I know I'm going to get flak for this, but as someone who has hearing damage, and carries this scares me.
Knowing how far away from me that someone can be, and still be a threat with a blade, I am inclined to give the benefit of the doubt to the officer. I suspect that the preliminary finding was such to appease a certain segment of Seattle society.
I hope that the involved officer's actions are ruled justifiable in a more formal setting. Granted this looks bad, but sometimes even good things have no good appearance.
At least there was a knife, not a garden hose nozzle. Murder 1 too possibly, as the other case.
In the video it is really really clear the guy was just going across the street doing his thing and minding his business when
the officer followed him up and around the corner and out of sight-- and out of sight of the dash cam-- where the deed was done.
The news folks 7 second thing doesn't concern me, we all know someone can cover a lot of distance in even 1 or 2 seconds.
Is there evidence the man shot turned and made any aggressive move toward the officer? From what we have no.
From the fact that he was relieved of duty and this, "A preliminary police finding was that the shooting was not justified, and from this, "Birk has been stripped of his gun and badge," it can be inferred that no witness saw a hostile move. You can even note the lack of justification from the female witness' shouting, " He didn't do anything."
Not justified is probably the most mild thing that can be said.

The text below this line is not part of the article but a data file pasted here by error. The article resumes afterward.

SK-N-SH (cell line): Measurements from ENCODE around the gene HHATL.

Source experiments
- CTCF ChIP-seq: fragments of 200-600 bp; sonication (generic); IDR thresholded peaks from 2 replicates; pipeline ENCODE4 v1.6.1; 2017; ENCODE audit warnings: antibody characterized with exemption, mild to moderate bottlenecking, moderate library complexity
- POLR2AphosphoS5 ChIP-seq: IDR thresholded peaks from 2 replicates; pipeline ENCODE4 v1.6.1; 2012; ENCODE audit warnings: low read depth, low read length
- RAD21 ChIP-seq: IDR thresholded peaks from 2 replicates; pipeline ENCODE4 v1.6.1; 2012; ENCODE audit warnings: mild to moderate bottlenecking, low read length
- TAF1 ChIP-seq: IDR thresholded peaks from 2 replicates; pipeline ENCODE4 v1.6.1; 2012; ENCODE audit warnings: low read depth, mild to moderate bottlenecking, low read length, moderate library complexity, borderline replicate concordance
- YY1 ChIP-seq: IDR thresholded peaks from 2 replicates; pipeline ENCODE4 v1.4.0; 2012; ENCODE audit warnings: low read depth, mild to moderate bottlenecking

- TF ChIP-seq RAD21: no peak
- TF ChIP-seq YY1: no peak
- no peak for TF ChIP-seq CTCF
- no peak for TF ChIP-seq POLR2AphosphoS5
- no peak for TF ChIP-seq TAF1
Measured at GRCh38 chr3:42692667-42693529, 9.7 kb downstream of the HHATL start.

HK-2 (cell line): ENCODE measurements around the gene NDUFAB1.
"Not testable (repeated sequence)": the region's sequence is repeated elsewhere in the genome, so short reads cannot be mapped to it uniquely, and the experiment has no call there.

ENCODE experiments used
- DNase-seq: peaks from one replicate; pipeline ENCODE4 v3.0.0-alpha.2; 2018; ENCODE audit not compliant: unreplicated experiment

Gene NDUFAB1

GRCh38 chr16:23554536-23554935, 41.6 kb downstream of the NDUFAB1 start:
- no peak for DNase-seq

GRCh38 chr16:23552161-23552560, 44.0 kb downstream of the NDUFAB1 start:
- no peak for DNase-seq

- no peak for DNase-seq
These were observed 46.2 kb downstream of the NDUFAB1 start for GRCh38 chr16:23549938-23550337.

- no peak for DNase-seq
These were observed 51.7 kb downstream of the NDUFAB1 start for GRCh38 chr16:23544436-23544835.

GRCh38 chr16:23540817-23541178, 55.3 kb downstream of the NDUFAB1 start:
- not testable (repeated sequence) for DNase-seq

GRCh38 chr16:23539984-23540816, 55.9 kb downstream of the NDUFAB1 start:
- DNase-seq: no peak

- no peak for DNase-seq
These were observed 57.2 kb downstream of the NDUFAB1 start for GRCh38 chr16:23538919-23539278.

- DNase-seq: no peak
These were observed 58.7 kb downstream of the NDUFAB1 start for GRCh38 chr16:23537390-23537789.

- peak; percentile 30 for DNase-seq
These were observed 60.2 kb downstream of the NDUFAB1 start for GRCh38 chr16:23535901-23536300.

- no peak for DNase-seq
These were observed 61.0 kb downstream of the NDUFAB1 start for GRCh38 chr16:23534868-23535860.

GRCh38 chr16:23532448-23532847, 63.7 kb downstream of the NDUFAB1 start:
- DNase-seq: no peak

As I posted in the other related thread about the garden nozzle, this isn't an anti-LEO issue, it is a public safety issue. We, [especially those of us who carry concealed weapons and knives, can't have cowboys doing stuff like this. The more some cowboys get away with it, the less safe the rest of us are. That isn't law enforcement.
Always, ability, opportunity, jeopardy, AND intent. It may not be easy but without that last factor, intent being in the mix, none of us are safe.
Jeopardy only flows from intent, and intent flows from jeopardy, but they are different things. This fine point is discussed in Gravest Extreme and often overlooked. It seems like many just figure if there is ability and opportunity there must be jeopardy, which it would seem was this officer's error.
Sometime in 1971 I was almost shot myself for no reason by an LEO. I was with a group on land where we had permission from the owner to be, and to go diving. The officer came up and demanded that we leave. When I took one step toward him and said "we have permission," his quivering hand on his gun (I'll never forget it) was about to draw on me as he rudely shouted, "well I'm taking it away."
I have no doubt that had I been shot he would have said, well, they all had knives (true); there were several of them and one of me--disparity (true), he took an aggressive step toward me (debatable, there is a difference between stepping forward to speak and an aggressive step). One thing that absolutely was absent was real jeopardy stemming from intent.
And factually, we were assaulted, as we had every right to be where we were doing what we were doing, as in these two incidents we have been discussing.